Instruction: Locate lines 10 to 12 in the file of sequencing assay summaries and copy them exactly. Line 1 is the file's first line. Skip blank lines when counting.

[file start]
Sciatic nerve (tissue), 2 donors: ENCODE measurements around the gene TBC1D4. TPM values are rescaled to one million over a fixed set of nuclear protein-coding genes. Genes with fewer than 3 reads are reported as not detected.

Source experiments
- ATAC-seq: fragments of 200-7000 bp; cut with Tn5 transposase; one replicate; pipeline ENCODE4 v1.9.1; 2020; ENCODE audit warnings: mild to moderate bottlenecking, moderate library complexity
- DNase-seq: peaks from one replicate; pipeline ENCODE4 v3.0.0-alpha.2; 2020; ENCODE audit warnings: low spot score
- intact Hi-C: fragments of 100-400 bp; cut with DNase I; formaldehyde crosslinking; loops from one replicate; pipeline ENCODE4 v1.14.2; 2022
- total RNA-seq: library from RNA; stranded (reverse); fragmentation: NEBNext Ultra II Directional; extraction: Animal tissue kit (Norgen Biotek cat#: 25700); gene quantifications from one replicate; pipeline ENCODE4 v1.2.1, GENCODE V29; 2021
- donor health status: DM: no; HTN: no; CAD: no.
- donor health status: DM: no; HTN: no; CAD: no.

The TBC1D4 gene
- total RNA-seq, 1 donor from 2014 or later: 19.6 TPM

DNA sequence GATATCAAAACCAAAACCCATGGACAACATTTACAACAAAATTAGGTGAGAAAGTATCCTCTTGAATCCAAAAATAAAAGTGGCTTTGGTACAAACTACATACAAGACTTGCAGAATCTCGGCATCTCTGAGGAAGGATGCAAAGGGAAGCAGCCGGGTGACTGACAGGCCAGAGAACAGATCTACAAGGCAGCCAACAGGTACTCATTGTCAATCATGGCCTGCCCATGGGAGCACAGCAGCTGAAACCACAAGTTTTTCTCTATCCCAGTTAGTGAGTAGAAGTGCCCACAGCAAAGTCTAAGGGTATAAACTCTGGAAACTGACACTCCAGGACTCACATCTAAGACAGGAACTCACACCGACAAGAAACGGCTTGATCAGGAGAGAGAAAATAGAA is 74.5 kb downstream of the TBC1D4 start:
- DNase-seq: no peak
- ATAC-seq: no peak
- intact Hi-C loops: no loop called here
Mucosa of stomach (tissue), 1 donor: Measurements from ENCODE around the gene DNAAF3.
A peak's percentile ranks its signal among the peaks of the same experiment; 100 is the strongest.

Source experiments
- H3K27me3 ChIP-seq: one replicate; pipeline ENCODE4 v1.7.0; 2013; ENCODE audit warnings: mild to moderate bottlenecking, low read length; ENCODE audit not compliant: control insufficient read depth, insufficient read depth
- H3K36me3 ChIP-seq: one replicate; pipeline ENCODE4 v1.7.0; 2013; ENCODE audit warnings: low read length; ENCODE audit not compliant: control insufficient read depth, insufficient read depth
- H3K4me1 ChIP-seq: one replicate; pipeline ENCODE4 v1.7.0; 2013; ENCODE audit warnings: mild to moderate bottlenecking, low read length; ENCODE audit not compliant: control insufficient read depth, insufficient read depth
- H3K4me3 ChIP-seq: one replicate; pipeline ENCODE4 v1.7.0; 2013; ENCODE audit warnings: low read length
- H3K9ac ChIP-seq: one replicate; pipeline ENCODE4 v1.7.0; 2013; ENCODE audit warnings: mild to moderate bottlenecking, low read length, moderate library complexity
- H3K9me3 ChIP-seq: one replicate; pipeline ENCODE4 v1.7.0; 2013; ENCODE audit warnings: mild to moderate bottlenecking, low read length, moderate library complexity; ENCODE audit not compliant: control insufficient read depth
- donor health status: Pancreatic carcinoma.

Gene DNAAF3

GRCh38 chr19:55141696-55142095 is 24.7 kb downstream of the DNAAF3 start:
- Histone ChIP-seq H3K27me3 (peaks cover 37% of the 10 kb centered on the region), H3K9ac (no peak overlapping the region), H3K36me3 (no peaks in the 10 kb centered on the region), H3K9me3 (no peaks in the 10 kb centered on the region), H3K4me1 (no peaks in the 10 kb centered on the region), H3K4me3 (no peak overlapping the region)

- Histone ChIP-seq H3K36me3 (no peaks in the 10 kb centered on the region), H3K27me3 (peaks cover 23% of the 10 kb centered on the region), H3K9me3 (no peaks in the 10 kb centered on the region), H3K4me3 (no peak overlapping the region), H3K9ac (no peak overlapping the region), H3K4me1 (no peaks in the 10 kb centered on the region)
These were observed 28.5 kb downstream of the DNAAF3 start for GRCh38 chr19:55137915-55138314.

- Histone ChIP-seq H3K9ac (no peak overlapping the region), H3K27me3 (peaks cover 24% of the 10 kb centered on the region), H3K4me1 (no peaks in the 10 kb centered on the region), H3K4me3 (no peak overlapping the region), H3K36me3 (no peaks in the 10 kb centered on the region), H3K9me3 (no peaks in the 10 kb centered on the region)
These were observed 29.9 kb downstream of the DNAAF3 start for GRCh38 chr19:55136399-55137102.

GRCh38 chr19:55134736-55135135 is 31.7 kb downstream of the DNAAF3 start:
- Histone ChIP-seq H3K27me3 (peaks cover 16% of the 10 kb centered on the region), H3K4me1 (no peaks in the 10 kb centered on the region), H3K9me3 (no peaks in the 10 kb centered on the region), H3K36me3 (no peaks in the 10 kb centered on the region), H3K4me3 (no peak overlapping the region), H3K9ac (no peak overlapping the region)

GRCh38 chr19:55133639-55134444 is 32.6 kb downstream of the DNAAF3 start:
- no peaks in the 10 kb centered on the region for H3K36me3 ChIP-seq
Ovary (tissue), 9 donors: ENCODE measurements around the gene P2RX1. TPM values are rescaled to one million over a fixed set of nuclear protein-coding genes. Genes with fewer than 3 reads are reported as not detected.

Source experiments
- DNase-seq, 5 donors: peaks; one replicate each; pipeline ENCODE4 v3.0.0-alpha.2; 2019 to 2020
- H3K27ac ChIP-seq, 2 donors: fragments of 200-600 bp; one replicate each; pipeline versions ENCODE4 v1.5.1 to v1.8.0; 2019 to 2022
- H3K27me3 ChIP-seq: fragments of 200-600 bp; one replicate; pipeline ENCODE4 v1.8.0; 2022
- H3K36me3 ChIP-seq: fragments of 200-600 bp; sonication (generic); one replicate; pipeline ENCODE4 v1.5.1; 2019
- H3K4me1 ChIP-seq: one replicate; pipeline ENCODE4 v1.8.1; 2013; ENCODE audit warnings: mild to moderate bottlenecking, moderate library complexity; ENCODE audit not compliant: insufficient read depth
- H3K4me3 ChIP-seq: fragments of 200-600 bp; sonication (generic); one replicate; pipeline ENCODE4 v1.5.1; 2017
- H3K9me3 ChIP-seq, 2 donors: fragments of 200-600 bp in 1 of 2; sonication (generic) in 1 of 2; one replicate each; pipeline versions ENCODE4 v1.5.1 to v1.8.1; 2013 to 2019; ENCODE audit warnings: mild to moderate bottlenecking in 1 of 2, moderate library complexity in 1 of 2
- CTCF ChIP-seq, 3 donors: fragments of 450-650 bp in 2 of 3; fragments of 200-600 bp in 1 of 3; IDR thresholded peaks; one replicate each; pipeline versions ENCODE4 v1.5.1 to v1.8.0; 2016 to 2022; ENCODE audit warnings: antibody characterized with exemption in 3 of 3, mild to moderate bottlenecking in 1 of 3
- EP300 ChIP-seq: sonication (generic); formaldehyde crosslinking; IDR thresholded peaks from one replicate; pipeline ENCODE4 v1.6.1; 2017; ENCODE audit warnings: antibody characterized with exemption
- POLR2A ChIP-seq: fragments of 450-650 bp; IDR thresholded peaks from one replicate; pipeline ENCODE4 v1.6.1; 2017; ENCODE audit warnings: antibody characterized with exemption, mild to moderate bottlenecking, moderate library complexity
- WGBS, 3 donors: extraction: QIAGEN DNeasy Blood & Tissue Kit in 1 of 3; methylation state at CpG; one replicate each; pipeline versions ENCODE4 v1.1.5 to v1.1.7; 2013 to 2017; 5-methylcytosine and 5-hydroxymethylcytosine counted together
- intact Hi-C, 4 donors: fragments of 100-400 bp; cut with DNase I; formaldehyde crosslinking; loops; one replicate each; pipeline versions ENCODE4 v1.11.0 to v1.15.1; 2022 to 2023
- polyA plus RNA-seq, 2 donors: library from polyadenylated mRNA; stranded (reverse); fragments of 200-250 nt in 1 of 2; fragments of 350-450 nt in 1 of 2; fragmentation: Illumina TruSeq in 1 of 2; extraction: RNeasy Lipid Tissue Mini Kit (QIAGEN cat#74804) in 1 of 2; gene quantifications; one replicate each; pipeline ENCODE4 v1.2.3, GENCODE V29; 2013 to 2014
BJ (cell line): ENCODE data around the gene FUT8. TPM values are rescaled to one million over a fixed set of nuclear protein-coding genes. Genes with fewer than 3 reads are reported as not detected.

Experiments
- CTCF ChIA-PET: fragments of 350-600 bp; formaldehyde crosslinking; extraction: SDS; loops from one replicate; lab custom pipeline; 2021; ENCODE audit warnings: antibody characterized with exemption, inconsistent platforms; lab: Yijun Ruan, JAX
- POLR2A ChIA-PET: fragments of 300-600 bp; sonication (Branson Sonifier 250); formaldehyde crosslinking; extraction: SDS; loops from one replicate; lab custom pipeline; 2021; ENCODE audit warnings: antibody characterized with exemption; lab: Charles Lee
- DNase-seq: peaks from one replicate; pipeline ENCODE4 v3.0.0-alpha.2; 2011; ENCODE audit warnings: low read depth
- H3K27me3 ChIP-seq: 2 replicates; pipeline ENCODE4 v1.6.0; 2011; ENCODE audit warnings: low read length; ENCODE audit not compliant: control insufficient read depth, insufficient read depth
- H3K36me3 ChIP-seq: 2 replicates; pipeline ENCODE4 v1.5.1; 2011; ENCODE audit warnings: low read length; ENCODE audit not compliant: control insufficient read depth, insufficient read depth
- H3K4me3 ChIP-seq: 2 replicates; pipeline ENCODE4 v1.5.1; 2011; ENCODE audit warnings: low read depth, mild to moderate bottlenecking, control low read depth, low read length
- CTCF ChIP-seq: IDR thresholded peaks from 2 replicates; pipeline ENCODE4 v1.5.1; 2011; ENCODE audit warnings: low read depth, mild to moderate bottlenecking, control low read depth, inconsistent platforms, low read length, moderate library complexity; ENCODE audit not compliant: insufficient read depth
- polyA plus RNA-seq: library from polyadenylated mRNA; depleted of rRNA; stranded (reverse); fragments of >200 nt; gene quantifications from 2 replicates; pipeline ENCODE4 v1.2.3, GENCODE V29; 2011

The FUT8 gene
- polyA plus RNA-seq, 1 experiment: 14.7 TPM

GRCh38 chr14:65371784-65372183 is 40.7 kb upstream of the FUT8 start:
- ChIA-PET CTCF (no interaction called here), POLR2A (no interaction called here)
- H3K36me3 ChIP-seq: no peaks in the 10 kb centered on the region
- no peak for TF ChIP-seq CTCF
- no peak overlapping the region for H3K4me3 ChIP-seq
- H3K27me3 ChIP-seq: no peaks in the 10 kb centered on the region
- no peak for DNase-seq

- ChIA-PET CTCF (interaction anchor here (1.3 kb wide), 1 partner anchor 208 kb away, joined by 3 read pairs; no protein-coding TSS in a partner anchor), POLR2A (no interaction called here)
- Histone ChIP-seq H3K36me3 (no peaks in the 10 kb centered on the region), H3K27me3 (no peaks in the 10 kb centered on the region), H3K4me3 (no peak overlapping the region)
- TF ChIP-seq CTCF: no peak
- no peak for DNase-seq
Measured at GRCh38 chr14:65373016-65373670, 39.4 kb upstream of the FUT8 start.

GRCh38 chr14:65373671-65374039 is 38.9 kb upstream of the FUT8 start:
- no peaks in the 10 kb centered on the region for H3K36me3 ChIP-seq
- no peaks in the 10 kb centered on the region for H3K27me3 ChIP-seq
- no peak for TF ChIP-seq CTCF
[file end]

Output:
- total RNA-seq, 1 donor from 2014 or later: 19.6 TPM

DNA sequence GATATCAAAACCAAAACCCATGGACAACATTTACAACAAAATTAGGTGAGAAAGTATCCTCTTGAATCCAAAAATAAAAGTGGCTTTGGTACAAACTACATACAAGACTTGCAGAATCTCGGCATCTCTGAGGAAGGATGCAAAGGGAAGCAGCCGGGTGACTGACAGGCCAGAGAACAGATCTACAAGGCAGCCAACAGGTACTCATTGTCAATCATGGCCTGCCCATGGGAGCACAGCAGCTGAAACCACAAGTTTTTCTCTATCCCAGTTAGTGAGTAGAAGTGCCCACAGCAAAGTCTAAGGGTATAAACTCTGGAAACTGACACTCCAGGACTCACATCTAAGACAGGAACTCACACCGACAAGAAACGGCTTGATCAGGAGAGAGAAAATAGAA is 74.5 kb downstream of the TBC1D4 start:
- DNase-seq: no peak